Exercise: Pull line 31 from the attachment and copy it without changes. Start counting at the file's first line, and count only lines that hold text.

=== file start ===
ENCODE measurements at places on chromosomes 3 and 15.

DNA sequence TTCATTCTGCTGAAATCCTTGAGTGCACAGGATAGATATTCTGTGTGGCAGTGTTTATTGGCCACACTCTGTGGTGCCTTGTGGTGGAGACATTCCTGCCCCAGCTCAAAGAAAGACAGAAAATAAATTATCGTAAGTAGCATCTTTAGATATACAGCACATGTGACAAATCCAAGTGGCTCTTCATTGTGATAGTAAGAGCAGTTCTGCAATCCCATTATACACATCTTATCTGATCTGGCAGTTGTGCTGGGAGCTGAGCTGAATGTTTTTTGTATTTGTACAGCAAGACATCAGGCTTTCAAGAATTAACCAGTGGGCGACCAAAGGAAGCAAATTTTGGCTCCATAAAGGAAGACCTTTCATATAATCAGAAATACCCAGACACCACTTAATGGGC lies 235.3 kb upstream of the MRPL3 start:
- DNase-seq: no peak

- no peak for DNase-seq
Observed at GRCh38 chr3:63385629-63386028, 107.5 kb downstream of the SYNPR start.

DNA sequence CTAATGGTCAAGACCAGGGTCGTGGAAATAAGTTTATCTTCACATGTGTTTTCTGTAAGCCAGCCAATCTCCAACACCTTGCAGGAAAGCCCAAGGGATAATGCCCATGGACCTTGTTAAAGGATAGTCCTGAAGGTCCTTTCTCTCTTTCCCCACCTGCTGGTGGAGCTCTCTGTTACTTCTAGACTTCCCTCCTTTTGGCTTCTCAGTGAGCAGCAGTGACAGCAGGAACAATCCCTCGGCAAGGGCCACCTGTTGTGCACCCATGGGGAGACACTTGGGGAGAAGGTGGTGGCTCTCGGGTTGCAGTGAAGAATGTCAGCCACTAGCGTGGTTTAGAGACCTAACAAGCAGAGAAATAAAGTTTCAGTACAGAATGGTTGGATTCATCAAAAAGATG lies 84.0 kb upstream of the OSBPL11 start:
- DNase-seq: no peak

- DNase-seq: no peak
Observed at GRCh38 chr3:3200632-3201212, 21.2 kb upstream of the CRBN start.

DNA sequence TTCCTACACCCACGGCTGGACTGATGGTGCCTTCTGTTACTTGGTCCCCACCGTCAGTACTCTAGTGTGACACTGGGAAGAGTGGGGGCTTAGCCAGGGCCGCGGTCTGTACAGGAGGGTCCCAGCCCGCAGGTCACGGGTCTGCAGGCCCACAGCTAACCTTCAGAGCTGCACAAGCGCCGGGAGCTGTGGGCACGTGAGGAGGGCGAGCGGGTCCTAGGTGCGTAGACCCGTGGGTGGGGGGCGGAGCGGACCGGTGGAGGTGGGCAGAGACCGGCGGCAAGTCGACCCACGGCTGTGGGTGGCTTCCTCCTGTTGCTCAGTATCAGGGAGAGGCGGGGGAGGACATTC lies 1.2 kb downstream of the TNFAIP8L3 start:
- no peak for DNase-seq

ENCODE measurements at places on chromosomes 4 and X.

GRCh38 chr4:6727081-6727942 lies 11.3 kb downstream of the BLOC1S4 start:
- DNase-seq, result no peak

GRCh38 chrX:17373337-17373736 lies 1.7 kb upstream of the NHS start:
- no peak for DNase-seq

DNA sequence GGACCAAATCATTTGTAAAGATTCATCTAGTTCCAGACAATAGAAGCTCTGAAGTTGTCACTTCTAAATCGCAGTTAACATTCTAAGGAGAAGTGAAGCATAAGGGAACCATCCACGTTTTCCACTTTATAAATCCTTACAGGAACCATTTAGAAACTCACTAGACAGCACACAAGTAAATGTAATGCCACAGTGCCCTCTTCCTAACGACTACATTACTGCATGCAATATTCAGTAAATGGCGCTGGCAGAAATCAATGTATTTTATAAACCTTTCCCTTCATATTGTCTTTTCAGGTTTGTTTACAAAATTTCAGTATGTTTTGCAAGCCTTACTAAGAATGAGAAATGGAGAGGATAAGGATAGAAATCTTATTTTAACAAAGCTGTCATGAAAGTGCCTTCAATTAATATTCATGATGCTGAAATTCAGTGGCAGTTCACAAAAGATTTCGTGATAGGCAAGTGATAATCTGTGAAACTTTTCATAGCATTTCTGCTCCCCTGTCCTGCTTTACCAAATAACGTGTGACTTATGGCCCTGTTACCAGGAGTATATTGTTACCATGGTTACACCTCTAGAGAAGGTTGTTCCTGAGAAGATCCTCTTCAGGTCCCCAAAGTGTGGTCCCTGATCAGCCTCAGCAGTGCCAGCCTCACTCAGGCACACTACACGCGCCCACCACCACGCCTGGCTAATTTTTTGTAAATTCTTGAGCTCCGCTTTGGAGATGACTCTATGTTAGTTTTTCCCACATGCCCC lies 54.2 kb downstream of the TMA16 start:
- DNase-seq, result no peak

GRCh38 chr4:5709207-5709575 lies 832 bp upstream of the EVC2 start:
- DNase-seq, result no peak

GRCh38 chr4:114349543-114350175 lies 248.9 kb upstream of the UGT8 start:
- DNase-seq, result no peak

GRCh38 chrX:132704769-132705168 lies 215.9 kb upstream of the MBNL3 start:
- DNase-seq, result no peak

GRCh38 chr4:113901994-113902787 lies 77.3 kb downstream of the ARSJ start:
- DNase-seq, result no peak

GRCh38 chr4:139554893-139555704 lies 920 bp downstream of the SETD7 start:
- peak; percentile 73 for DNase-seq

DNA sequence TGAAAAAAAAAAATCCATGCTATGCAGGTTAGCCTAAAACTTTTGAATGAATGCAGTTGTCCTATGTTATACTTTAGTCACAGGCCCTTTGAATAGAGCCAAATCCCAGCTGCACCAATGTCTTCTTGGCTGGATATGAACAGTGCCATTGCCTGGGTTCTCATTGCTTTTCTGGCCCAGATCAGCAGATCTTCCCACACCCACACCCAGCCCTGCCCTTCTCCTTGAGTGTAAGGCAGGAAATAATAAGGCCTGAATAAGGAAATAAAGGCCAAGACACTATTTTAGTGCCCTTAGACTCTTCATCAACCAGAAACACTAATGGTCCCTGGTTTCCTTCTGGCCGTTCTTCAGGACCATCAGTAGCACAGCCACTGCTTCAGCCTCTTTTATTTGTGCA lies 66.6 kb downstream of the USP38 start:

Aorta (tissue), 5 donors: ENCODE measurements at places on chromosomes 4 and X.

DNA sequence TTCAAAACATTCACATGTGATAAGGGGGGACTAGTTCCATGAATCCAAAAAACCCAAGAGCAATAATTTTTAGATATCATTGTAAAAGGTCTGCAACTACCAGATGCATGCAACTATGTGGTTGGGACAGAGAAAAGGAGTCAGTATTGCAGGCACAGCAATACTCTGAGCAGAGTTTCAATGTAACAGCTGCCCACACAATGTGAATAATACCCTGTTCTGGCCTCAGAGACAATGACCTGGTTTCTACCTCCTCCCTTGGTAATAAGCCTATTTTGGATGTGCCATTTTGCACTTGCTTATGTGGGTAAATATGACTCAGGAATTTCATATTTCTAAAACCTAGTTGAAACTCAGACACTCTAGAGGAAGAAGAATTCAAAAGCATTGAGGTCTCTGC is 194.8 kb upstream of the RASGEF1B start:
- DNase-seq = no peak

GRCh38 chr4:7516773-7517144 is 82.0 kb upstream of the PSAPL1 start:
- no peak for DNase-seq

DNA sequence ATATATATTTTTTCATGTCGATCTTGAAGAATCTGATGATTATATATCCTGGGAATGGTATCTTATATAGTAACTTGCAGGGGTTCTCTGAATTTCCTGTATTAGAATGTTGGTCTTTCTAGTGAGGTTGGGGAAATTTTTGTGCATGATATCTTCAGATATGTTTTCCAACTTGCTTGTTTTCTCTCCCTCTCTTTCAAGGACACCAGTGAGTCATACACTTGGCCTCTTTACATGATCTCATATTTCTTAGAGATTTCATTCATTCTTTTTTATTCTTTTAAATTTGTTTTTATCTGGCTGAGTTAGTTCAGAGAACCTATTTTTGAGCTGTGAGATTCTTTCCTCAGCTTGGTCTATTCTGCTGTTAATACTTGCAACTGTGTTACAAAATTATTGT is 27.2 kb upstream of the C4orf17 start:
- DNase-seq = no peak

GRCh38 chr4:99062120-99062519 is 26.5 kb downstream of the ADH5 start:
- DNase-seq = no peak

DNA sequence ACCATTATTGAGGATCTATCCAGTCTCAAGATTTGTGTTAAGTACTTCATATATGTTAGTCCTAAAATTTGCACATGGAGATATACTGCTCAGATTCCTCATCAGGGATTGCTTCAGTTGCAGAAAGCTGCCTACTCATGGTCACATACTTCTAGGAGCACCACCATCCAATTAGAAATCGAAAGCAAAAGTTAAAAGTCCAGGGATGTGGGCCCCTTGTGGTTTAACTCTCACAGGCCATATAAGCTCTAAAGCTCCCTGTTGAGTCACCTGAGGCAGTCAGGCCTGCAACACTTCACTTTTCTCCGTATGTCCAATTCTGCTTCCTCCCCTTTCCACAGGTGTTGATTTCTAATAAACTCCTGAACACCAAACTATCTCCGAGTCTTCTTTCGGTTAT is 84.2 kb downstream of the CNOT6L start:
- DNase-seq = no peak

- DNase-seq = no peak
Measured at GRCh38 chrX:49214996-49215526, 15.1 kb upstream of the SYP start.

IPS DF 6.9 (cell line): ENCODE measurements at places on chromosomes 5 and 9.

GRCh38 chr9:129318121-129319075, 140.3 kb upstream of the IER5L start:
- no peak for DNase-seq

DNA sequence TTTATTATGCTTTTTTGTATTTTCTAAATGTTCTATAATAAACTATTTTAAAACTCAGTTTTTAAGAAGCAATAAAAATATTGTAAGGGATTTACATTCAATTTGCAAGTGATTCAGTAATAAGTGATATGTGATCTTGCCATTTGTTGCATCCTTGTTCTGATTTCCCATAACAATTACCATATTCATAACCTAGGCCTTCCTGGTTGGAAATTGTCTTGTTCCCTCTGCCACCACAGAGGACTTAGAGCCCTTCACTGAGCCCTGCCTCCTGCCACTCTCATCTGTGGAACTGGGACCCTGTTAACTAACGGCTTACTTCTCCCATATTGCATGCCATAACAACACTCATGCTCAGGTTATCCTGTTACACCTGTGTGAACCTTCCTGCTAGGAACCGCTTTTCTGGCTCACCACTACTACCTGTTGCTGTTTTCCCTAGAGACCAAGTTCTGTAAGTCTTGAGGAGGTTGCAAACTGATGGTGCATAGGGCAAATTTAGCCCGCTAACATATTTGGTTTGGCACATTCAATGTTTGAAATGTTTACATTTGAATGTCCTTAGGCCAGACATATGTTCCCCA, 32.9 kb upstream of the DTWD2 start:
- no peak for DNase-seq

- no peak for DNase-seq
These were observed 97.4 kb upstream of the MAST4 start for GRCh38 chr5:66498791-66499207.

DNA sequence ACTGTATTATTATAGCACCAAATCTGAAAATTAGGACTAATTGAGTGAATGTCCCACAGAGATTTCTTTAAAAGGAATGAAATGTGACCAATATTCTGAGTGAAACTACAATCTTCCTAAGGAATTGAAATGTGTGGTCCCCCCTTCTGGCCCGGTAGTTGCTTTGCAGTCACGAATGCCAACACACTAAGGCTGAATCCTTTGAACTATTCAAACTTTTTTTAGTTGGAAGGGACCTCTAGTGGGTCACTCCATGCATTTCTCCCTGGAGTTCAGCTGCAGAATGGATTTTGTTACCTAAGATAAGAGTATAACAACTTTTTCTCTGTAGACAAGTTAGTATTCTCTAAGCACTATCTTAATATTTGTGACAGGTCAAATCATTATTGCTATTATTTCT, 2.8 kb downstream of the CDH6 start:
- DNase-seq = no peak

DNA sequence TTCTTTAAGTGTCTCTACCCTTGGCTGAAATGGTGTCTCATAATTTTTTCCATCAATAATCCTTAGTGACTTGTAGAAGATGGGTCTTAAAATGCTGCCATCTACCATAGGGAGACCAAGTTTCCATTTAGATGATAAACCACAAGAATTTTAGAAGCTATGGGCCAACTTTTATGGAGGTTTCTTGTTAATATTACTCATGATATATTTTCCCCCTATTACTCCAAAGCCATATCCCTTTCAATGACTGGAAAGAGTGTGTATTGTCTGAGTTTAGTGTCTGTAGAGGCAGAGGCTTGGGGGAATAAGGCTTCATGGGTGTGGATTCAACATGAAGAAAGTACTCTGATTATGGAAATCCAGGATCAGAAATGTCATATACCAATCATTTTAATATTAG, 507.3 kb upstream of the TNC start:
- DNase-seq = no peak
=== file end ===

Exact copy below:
DNA sequence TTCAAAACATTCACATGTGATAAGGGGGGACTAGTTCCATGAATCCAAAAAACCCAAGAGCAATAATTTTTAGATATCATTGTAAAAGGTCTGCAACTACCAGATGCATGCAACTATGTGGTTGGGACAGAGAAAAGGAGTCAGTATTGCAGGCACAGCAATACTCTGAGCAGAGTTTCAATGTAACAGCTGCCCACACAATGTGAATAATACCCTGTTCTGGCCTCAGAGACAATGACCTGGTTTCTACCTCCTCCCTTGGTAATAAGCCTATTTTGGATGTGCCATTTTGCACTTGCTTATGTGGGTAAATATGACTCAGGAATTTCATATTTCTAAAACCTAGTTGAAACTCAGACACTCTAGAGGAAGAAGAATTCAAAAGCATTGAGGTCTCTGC is 194.8 kb upstream of the RASGEF1B start: